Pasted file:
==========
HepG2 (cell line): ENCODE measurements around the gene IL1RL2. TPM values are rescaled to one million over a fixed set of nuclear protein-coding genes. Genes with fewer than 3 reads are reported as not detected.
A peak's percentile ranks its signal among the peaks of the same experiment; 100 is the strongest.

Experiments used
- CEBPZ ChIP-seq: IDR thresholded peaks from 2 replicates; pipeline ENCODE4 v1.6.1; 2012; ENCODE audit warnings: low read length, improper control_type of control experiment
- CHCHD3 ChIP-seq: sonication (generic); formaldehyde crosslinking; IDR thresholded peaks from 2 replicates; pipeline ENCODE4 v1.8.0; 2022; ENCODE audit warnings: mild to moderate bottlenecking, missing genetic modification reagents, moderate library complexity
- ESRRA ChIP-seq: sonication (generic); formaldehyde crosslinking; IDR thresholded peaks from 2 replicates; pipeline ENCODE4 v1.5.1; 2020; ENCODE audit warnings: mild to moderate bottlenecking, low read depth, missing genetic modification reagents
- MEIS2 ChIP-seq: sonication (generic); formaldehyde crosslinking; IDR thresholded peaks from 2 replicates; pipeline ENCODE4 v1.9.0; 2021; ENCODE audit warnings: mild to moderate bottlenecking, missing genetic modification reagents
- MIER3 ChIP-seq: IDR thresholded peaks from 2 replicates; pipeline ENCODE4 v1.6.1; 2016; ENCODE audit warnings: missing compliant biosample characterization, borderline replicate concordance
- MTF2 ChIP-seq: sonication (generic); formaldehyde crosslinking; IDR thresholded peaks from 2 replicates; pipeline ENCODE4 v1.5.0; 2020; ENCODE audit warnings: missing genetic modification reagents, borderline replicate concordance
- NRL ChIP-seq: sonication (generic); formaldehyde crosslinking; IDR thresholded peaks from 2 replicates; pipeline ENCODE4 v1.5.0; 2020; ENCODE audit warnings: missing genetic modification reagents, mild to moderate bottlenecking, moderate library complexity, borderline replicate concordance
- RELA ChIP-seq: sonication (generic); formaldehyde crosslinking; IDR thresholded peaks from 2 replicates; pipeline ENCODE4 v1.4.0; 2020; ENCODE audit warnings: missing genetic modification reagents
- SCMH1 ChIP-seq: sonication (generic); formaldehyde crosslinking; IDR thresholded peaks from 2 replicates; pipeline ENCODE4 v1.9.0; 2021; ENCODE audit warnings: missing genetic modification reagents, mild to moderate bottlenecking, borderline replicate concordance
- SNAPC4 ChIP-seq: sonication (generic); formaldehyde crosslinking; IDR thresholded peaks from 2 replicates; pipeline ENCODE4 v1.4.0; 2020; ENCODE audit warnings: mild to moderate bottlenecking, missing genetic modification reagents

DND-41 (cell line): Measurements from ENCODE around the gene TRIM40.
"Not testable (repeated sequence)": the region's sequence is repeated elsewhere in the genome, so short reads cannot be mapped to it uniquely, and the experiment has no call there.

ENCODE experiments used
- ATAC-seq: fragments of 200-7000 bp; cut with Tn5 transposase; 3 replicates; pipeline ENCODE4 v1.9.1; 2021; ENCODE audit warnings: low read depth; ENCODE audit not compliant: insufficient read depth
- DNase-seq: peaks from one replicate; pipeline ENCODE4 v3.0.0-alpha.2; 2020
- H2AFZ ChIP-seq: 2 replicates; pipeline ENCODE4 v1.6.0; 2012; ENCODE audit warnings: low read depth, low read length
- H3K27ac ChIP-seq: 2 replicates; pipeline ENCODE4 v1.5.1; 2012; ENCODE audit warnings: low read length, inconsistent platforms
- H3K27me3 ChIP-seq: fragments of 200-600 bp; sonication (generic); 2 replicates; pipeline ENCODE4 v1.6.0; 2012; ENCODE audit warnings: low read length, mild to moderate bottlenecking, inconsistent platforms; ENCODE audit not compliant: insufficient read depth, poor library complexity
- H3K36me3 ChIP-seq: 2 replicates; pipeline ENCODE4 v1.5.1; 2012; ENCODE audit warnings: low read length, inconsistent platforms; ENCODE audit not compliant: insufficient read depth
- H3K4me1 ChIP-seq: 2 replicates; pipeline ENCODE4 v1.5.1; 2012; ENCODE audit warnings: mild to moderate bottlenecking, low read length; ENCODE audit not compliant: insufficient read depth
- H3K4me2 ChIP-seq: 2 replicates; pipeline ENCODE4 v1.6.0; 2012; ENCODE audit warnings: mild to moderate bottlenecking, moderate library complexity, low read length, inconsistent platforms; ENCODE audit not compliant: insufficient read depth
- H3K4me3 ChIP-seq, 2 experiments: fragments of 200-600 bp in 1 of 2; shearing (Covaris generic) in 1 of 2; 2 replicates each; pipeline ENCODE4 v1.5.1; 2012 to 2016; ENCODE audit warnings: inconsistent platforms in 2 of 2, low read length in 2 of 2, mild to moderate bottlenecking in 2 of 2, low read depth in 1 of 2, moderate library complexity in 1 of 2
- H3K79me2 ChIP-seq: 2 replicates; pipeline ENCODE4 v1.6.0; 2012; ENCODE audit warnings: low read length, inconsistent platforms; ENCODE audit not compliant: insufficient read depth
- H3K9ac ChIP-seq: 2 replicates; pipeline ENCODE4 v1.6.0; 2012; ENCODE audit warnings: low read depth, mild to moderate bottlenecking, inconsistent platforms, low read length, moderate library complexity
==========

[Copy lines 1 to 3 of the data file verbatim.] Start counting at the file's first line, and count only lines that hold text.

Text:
HepG2 (cell line): ENCODE measurements around the gene IL1RL2. TPM values are rescaled to one million over a fixed set of nuclear protein-coding genes. Genes with fewer than 3 reads are reported as not detected.
A peak's percentile ranks its signal among the peaks of the same experiment; 100 is the strongest.

Experiments used